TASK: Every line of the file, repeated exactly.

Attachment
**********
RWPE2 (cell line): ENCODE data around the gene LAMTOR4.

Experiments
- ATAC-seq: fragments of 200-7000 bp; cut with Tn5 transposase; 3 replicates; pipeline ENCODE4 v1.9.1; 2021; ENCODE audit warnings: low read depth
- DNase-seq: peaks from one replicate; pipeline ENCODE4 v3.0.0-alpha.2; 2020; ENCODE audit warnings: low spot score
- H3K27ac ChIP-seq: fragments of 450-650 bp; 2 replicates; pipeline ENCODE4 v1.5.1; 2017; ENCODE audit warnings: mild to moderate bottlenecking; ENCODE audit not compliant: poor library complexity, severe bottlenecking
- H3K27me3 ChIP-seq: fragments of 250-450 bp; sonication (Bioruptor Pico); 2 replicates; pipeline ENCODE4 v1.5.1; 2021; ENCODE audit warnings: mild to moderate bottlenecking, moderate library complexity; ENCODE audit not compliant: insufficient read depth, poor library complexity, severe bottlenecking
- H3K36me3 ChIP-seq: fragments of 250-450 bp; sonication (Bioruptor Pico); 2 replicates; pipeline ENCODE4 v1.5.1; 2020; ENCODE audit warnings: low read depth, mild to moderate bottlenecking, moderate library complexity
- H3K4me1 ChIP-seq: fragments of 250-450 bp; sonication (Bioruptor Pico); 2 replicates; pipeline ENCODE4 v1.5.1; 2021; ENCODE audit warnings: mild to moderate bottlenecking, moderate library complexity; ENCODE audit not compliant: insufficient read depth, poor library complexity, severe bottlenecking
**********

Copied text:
RWPE2 (cell line): ENCODE data around the gene LAMTOR4.

Experiments
- ATAC-seq: fragments of 200-7000 bp; cut with Tn5 transposase; 3 replicates; pipeline ENCODE4 v1.9.1; 2021; ENCODE audit warnings: low read depth
- DNase-seq: peaks from one replicate; pipeline ENCODE4 v3.0.0-alpha.2; 2020; ENCODE audit warnings: low spot score
- H3K27ac ChIP-seq: fragments of 450-650 bp; 2 replicates; pipeline ENCODE4 v1.5.1; 2017; ENCODE audit warnings: mild to moderate bottlenecking; ENCODE audit not compliant: poor library complexity, severe bottlenecking
- H3K27me3 ChIP-seq: fragments of 250-450 bp; sonication (Bioruptor Pico); 2 replicates; pipeline ENCODE4 v1.5.1; 2021; ENCODE audit warnings: mild to moderate bottlenecking, moderate library complexity; ENCODE audit not compliant: insufficient read depth, poor library complexity, severe bottlenecking
- H3K36me3 ChIP-seq: fragments of 250-450 bp; sonication (Bioruptor Pico); 2 replicates; pipeline ENCODE4 v1.5.1; 2020; ENCODE audit warnings: low read depth, mild to moderate bottlenecking, moderate library complexity
- H3K4me1 ChIP-seq: fragments of 250-450 bp; sonication (Bioruptor Pico); 2 replicates; pipeline ENCODE4 v1.5.1; 2021; ENCODE audit warnings: mild to moderate bottlenecking, moderate library complexity; ENCODE audit not compliant: insufficient read depth, poor library complexity, severe bottlenecking